Wild storms have wrecked seahorse habitats across the Australian east coast. Vast volumes of sand smothered the soft coral, sponge and seagrass homes of the White’s seahorse. As a result, about 90 per cent of the population was destroyed.
Now the race is on to rehouse the survivors.
Researchers from the University of Technology Sydney are working with New South Wales DPI Fisheries and Sydney SEA LIFE Aquarium to build seahorse ‘hotels’.
It’s a housing program aimed at restoring their habitat and helping the population grow again.
“Just last year, the White’s seahorse was listed as an Endangered species in NSW,” said Dr David Harasti, Senior Marine Scientist with DPI Fisheries.
Seahorses can’t swim. Instead, they wrap their tails around seagrass and corals to avoid being carried away by currents. Camouflage hides from predators such as crabs.
The UTS researchers discovered refugee seahorses taking up residence in abandoned fishing nets and old crab traps scattered about the bottom of the ocean after their natural coral homes were destroyed between 2010 and 2013.
This inspired them to build cages of net and steel that algae, sponges and corals can colonise over time, creating a safe, welcoming environment for the endangered seahorse. The metal hotel frame will eventually erode, leaving behind an entirely natural habitat.
In 2019, the researchers caught eight pairs of breeding White’s seahorses from Sydney Harbour, including pregnant males.
The seahorses were placed into a custom-built breeding facility at SEA LIFE Sydney Aquarium. Dozens of White’s seahorse fry have already been successfully bred on site.
Last year, the team released 90 seahorse fry into Sydney Harbour, placing them in purpose-built hotels. This week, 140 more ‘checked in.’
Before setting them free, researchers tagged them all with a unique fluorescent ID inserted beneath the skin to track how they get on.
“We’re now in year two of a multi-year project that aims to recover the Endangered White’s seahorse,” Laura Simmons, curator at SEA LIFE Sydney Aquarium, says in a press release. “I’m extremely proud that today we saw over 140 tagged White’s seahorses released into the wild, where we hope they’ll go on to breed all around Sydney Harbour and the East Coast of Australia to help White’s seahorse flourish.”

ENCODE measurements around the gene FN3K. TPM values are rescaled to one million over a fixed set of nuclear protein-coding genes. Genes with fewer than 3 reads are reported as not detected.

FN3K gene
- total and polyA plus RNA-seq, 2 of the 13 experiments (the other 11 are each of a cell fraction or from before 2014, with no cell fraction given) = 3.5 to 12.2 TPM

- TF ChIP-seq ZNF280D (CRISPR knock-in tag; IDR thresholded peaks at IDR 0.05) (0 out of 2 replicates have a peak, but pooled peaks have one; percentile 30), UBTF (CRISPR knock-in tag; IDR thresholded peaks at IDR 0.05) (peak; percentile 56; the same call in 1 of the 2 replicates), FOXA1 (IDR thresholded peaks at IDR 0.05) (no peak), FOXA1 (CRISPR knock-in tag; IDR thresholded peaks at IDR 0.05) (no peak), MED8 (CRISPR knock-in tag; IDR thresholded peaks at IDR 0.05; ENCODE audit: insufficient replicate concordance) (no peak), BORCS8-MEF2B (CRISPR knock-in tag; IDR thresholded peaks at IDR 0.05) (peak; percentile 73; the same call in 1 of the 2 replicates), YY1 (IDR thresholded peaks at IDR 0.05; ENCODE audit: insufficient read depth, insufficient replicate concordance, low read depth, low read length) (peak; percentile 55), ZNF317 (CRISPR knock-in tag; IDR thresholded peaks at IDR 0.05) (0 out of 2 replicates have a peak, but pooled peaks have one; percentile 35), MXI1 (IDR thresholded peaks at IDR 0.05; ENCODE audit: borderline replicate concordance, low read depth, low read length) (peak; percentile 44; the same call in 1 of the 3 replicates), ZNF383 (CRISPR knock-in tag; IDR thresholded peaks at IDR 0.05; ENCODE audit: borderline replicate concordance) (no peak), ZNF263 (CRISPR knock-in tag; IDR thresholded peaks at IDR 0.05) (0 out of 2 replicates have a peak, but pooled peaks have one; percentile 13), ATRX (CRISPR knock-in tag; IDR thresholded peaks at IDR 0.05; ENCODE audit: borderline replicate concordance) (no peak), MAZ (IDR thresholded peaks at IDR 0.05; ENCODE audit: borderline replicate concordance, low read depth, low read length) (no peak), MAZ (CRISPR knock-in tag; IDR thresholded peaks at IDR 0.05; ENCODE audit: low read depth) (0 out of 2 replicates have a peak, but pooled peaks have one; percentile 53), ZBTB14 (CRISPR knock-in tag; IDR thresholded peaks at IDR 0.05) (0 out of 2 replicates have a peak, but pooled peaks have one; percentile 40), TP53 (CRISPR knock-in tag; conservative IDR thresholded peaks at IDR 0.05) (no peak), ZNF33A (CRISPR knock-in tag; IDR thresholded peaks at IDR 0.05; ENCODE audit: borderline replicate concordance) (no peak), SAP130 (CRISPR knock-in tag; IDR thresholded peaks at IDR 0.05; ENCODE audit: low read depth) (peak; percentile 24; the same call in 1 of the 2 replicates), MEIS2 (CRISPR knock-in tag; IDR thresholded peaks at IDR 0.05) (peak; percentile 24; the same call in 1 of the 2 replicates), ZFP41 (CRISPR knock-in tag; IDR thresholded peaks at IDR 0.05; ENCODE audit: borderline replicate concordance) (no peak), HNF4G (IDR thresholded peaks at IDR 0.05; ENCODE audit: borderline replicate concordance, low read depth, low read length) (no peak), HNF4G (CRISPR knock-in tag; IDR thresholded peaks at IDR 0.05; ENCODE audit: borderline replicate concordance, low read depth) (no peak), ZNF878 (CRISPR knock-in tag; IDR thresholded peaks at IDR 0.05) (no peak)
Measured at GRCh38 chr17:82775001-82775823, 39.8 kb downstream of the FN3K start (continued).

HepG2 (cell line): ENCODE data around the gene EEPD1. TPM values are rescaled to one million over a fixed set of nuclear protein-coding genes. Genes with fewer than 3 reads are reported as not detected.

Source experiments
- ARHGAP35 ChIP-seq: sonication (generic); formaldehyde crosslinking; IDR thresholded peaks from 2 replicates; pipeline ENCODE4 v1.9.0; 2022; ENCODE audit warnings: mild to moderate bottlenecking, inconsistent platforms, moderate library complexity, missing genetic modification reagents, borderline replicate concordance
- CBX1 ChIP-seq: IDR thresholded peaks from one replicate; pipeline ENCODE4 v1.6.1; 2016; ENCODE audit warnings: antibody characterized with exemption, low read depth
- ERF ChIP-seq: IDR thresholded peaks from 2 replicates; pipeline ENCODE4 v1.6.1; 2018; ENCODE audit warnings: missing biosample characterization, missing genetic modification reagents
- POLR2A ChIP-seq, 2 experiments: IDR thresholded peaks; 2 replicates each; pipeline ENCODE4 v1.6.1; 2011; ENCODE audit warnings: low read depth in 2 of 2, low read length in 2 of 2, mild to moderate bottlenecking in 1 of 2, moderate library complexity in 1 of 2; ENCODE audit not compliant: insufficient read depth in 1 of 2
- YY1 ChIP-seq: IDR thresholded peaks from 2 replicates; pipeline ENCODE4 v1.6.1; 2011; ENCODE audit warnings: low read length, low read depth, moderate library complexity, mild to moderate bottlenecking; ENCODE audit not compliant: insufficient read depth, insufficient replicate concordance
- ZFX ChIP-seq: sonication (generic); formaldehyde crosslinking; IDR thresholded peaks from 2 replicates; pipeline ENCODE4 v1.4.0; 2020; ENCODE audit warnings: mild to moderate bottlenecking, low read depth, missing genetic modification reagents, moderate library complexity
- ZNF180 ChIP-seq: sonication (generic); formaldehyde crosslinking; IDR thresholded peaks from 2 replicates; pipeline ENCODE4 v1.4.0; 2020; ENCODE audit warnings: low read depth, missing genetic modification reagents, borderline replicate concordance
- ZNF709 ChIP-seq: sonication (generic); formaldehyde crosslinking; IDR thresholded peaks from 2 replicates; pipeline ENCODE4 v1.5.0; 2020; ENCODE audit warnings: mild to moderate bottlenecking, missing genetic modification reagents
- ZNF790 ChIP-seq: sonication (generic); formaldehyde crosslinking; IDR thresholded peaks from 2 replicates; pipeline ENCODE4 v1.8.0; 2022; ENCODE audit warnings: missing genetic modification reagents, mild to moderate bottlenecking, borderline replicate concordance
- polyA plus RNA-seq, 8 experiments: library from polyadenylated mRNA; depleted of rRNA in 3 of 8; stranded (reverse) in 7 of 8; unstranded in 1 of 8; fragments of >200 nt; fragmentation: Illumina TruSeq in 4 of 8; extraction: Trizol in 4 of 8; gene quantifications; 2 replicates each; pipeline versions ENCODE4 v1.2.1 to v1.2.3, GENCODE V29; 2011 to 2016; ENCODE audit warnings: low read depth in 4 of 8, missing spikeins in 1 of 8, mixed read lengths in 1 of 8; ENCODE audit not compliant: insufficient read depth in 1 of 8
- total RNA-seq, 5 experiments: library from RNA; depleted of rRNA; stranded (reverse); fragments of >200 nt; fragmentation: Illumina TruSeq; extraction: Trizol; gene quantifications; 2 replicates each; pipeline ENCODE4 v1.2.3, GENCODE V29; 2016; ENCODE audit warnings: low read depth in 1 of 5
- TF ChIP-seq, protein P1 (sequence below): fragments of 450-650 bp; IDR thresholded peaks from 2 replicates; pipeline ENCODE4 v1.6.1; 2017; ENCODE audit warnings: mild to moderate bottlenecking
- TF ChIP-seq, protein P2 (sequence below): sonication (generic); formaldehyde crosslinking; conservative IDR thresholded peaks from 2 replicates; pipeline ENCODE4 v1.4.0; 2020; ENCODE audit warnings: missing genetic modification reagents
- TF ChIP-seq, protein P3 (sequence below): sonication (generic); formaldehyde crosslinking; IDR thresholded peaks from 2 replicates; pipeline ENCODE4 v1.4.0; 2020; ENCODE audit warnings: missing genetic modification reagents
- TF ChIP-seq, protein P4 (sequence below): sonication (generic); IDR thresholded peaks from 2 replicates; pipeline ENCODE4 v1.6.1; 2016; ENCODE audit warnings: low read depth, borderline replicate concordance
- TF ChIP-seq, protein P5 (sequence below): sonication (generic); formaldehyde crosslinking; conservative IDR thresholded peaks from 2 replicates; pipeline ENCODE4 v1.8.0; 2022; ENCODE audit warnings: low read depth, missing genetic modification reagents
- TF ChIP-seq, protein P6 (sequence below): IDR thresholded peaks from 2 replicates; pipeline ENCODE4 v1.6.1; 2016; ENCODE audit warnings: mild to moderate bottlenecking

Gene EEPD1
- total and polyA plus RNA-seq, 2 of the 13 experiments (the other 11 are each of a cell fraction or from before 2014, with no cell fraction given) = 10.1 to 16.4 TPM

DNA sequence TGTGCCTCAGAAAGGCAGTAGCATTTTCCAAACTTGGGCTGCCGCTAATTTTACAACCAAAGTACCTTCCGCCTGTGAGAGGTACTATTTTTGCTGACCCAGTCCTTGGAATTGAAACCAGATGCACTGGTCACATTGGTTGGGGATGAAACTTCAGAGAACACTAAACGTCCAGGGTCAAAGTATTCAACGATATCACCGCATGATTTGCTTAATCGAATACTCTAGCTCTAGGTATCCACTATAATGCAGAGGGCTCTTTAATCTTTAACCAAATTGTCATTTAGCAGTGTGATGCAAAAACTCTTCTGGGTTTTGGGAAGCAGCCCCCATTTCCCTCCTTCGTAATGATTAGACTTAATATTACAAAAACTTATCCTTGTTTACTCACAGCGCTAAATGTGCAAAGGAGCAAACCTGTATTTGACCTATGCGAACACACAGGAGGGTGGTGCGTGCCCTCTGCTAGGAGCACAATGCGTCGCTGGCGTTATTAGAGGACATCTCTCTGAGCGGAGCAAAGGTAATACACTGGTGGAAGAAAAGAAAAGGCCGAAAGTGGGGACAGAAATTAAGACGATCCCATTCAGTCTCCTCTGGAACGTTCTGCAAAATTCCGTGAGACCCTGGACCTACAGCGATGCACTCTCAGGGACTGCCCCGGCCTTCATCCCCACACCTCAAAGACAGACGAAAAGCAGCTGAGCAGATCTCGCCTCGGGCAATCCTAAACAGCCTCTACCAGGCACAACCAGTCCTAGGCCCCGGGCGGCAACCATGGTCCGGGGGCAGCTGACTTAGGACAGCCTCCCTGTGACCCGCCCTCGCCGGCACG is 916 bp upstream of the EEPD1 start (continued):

“The captive breeding program and Seahorse Hotels initiative is providing hope for this iconic and mythical marine species,” adds Dr Harasti. “We hope it will contribute to their numbers increasing in the wild.”
Seahorses are facing the loss of habitat in many parts of the world. Illegal trade for traditional medicine use, aquariums, and their sale as dried curios continue to decimate their populations.
Similar rehabilitation projects have sprung up across the world. In South Africa, for example, the endangered Knysna seahorse colonised wire cages filled with rocks used to build a new marina.
Dr Manuela Callari is a Sydney-based freelance science writer who specialises in health and medical stories.
Read science facts, not fiction...
There’s never been a more important time to explain the facts, cherish evidence-based knowledge and to showcase the latest scientific, technological and engineering breakthroughs. Cosmos is published by The Royal Institution of Australia, a charity dedicated to connecting people with the world of science. Financial contributions, however big or small, help us provide access to trusted science information at a time when the world needs it most. Please support us by making a donation or purchasing a subscription today.